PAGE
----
Josephine County Intergroup Newsletter

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Welcome to the January 2021 Josephine County A.A. Intergroup e-Newsletter brought to you by Josephine County A.A. Intergroup of Alcoholics Anonymous.


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Strength and Power at the Point of Despair and Defeat

The word “powerless” in Step One initially drove me to not accept the program at the point when I desperately needed help. My attitude in those first few days was that I thought that A.A. was going to tell me how to stop drinking, so how does being “powerless” over my drinking help me to overcome it or anything for that matter. I thought that the program was stupid. I almost walked away. I didn’t want to be “powerless.” Who cares to admit such weakness? On the contrary, I wanted power … power over my alcoholism. I needed the strength to control my drinking. I even found it offensive because if I’m “powerless,” who then was going to cure my alcoholism.


What I came to understand as I continued to come back was that Step One reveals a great paradox. Quite simply, Step One opens the door to a source of power that I could not find on my own. Step One unlocks the prison I was living in because it showed me that I had the key to the door in my hands the entire time.

So, the great paradox in Step One was that to get power over my alcoholism I had to admit my powerlessness over the alcohol. That sounded strange to me, but what I didn’t understand was that I had to change my focus. I was not equipped to fight my alcoholism by myself. I tried that hundreds of times without success. Powerlessness helped me to understand that I was not ever going to be good at controlling my drinking … ever. By verbally, mentally, and emotionally admitting, accepting, and just surrendering to the fact that I was powerless over alcohol and powerless over the ability to affect the changes I needed to make in my life, I was finally released from the shackles of my addiction and freed to walk into my future … as a sober person.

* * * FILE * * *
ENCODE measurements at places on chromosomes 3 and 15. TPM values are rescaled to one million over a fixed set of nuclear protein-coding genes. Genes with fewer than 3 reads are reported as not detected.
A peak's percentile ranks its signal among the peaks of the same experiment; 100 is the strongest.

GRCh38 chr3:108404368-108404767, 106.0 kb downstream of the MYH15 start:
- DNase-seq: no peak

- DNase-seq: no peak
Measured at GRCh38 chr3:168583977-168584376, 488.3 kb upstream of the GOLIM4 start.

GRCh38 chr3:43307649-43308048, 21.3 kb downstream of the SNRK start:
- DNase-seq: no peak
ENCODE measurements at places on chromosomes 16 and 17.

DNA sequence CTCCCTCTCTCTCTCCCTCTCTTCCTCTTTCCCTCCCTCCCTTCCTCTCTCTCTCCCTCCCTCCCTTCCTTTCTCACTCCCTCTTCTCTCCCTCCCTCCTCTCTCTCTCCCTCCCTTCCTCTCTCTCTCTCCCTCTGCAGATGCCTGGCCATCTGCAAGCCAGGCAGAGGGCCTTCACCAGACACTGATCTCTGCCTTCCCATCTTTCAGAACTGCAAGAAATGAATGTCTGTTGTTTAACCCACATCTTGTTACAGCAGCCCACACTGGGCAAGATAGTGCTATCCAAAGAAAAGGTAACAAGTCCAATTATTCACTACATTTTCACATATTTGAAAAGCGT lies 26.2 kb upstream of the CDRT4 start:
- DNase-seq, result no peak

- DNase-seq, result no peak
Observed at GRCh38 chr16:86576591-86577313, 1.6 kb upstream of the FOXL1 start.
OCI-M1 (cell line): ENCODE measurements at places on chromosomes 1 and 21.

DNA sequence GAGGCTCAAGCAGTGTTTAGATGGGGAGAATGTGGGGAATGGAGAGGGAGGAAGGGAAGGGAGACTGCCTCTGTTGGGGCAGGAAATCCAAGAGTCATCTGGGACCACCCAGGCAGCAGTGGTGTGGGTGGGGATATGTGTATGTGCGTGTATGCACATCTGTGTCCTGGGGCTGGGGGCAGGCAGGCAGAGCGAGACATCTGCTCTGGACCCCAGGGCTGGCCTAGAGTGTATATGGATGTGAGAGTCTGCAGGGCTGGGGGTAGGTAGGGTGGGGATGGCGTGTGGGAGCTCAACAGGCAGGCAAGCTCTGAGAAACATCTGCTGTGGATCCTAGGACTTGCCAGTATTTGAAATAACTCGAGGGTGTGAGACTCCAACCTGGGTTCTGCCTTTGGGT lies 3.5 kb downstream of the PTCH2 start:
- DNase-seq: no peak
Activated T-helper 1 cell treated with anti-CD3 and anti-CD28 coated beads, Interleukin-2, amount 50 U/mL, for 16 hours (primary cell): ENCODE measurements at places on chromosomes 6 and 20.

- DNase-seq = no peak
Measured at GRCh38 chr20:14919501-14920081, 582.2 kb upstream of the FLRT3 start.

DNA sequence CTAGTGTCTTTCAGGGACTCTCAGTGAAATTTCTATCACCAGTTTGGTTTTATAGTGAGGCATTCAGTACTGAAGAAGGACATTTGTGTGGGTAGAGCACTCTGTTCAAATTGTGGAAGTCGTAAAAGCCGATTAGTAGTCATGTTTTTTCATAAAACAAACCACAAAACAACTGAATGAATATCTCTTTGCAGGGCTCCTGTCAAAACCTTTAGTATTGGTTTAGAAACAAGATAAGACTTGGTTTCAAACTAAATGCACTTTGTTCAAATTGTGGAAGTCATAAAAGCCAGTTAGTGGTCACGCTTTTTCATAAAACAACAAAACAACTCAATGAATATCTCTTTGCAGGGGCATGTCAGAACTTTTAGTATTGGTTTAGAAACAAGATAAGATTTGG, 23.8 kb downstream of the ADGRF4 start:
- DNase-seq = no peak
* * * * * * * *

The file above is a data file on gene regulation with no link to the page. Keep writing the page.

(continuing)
Now, the second part of Step One is also as important. I had to accept and admit that my alcoholism caused my life to get out of control and crazy. How did I know that? I lived it. My life was falling apart. Frankly, I was whipped. My wife wanted a divorce. I was fired from my job. I had committed crimes. My children turned away from me. I had no control, no manageability, just consequences … at times unbearable ones.

So, wanting my life to get better seemed too big of a plea. I just wanted the pain, the despair, the hopelessness to stop. To do this I had to be honest … honest with myself about my alcoholism and the unmanageability of my life. Nothing was going to happen until I admitted and accepted my powerlessness and surrendered control over it. I had to stop fighting the battle, and so I did, which then put me on course to a design for better living.

So, my friends, Happy New Year! This new year, I wish you beautiful moments, treasured memories, and all the blessings a heart can know … for you and your entire family.

Today is the first blank page of a 365-page book. Write a good one. I wish for you and your family an amazing year ahead. I pray that the sunshine of happiness always brilliantly light up your life, that the dove of peace rest over you and live in your home, and that the dense forest of love surrounds you all year round. I pray that you have the best year of your life. May God richly bless you and always take care of you.

Sincerely, your friend,

Winslow C

Newsletter Chair, Josephine County A.A. Newsletter Team

Josephine County Intergroup

432 NW 6th Street, Room 202, Grants Pass, OR 97526

Phone:          (541) 474-0782 



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